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Chapter 6  Activities

Page history last edited by Richard Beach 5 months ago

What Does Reading Well Look Like? EdSurge 

 

Learning to Read Closely. Open Education Resources

 

How to Lead Students to Engage in Higher Order Thinking 

 

Designing Digital Interactive Reading Guides

 

IDENTIFYING READING STRATEGIES IN THINK-ALOUD RESPONSE TO A TEXT

 

Select a short text—a poem or a section of a story or novel—and do a think-aloud activity with a partner, sharing your thoughts with the partner, who simply provides encouraging prompts.  Then, reflect with your partner on the kinds of reading strategies that you employed in doing the think aloud, as well as the prior knowledge or schema you drew on in reading the text.  Then, reverse roles and have your partner do a think-aloud and reflection on the strategies employed.  Then, based on the strategies you and your partner employed, devise some activities for fostering students’ use of these strategies. 

 

IDENTIFYING CUES SIGNALING THE USE OF STRATEGIES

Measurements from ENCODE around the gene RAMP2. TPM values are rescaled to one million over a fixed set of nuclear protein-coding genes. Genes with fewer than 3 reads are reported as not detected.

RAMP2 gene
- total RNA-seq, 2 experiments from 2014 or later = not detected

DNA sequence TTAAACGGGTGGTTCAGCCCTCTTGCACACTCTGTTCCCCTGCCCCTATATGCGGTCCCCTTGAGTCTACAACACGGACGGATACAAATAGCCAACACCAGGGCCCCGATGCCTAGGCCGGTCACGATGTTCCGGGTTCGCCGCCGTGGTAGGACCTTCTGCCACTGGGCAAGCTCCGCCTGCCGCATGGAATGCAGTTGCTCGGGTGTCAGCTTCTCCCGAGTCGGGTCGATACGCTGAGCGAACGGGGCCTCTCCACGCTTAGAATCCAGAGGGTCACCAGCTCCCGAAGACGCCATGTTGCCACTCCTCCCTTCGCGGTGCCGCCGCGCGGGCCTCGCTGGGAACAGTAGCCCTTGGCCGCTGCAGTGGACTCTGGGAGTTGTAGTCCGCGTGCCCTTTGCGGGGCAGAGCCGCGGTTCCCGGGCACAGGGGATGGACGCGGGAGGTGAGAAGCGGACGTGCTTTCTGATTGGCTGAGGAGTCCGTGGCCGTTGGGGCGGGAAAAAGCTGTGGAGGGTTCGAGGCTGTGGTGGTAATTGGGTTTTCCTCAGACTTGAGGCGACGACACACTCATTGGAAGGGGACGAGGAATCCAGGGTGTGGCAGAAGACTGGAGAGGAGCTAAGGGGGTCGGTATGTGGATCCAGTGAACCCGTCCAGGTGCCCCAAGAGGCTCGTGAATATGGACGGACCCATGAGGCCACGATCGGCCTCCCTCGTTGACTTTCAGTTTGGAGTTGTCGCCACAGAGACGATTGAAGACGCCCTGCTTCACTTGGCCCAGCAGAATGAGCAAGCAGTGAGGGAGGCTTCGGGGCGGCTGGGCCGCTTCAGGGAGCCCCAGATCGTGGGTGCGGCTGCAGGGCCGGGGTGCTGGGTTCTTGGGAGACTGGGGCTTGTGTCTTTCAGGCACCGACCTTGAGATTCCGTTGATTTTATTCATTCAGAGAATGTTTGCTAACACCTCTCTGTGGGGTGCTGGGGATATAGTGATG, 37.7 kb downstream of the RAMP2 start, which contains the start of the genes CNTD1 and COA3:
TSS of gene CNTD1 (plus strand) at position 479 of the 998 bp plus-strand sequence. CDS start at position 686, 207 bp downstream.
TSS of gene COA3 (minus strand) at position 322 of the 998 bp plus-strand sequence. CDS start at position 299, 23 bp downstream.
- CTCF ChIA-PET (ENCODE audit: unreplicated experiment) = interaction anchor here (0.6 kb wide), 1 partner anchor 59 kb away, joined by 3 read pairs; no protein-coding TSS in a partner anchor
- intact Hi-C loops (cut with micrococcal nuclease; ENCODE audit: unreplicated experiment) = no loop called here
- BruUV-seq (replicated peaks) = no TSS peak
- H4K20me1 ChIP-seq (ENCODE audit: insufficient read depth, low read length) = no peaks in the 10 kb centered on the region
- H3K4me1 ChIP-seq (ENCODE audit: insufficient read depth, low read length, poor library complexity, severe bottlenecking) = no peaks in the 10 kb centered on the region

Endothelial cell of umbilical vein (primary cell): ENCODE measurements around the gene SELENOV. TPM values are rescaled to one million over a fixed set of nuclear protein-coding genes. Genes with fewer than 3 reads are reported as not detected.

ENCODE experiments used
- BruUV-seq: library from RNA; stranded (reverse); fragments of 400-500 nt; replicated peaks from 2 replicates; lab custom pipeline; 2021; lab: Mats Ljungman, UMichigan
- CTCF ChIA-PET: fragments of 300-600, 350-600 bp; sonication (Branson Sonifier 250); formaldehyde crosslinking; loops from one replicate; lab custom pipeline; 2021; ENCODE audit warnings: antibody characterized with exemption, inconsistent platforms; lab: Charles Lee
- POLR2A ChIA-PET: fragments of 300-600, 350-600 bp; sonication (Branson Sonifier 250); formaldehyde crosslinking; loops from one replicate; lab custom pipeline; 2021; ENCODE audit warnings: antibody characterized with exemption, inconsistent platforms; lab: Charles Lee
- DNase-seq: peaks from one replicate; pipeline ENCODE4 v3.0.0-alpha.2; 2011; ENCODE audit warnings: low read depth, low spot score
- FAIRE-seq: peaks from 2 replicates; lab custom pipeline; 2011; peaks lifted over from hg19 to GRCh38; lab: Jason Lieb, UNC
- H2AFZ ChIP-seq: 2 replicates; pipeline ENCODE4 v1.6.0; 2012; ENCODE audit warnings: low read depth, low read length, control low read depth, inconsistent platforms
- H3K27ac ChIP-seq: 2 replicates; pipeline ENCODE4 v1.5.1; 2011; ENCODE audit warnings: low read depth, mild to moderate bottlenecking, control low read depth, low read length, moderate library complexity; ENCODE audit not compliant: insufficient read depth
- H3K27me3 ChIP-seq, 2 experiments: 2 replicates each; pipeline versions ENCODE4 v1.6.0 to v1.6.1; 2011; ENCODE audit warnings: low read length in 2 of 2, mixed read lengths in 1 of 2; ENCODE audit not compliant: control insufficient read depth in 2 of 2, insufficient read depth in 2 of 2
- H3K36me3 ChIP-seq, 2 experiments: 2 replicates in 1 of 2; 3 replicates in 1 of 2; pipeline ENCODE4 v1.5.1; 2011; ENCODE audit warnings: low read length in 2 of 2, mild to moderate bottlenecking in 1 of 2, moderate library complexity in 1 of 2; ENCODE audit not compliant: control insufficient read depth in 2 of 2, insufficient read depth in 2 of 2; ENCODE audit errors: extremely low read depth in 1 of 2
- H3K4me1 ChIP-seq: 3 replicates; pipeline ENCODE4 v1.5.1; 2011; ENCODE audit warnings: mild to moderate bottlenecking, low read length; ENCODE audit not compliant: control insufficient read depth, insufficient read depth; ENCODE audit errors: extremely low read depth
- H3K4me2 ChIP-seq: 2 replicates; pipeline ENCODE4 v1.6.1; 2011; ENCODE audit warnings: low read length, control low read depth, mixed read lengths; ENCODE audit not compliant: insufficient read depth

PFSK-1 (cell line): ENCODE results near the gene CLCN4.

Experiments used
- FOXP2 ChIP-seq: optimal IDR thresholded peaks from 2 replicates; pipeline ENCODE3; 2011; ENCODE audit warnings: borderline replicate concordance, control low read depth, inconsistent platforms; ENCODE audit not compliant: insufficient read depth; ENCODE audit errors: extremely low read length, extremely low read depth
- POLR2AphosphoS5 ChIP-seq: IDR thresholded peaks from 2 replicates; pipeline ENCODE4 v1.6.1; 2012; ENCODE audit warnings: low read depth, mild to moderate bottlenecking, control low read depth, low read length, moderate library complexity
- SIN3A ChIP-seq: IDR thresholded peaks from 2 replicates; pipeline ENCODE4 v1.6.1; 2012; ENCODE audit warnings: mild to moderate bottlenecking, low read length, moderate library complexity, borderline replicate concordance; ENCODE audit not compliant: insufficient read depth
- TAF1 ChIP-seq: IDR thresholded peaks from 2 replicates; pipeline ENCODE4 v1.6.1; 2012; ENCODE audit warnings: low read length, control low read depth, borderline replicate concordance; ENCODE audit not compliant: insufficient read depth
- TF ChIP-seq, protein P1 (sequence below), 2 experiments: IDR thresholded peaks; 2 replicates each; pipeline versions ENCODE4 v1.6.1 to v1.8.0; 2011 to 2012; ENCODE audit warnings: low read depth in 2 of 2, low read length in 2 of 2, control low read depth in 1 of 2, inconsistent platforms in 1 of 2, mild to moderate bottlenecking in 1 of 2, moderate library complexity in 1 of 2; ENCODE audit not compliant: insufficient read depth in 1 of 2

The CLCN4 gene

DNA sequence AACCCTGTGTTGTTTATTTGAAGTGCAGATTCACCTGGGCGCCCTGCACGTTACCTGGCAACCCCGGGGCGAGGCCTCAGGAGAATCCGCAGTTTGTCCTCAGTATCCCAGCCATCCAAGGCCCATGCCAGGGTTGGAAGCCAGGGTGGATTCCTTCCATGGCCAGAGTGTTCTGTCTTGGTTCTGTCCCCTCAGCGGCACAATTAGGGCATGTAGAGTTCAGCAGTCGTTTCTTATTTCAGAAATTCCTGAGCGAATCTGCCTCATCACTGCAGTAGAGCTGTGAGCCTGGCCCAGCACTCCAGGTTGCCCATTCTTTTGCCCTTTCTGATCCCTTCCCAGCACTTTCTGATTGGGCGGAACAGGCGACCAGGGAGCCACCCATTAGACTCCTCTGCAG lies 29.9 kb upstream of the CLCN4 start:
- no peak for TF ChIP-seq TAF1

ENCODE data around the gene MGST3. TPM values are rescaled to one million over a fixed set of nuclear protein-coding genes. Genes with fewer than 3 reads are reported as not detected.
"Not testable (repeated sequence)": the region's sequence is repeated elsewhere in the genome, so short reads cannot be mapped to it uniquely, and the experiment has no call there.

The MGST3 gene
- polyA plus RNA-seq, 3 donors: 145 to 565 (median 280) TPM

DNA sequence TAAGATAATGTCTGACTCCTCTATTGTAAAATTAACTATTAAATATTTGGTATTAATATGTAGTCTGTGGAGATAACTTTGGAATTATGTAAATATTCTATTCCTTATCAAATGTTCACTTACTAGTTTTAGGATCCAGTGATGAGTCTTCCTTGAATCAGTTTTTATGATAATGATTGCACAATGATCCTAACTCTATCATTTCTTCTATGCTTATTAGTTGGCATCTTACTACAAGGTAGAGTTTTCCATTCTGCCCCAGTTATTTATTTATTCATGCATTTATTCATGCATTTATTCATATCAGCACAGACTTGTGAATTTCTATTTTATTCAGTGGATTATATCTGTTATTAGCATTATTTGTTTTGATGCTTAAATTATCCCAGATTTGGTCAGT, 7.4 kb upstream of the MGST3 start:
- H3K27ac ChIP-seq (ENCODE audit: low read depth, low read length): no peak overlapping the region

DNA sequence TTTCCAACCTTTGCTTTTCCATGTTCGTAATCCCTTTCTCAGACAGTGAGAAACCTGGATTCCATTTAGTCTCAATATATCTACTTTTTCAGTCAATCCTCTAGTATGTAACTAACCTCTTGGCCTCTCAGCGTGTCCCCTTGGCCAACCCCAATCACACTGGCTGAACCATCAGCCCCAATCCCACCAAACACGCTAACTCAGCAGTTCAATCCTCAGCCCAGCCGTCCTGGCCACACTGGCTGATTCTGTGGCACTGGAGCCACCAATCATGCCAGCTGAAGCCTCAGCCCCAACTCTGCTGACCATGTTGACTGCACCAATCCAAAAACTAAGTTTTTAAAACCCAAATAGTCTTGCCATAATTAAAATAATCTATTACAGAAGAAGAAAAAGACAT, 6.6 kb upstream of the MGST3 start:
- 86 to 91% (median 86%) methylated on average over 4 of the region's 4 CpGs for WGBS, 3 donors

Read a poem, short essay, short story, and a one-act play.  Then, identify the strategies you are employing in reading these different texts and how these strategies differ according to each of these different genres.  Then, for these different strategies, identify those cues in a text specific to a certain genre that invite you to employ certain strategies, for example, the use of titles in a poem that invite you to infer the theme of a poem.  Describe how these cues are designed to achieve audience identification with the position, cause, or idea being proposed.   To what degree does the writer succeed in gaining audience identification?

 

DEVELOPING FRONTLOADING ACTIVITIES FOR TEACHING STRATEGIES

 

Select a text that you might teach in student teaching.  As you are reading the text, identify the strategies you are employing in comprehending the text unique to the genre of that text.  .  Then, develop some frontloading activities for modeling or scaffolding the use of these strategies consistent with your students’ ZPD.  Describe how you will model or scaffold the use of strategies, how you will then have students practice the use of these strategies, and how you will know that they have successfully learned to employ these strategies.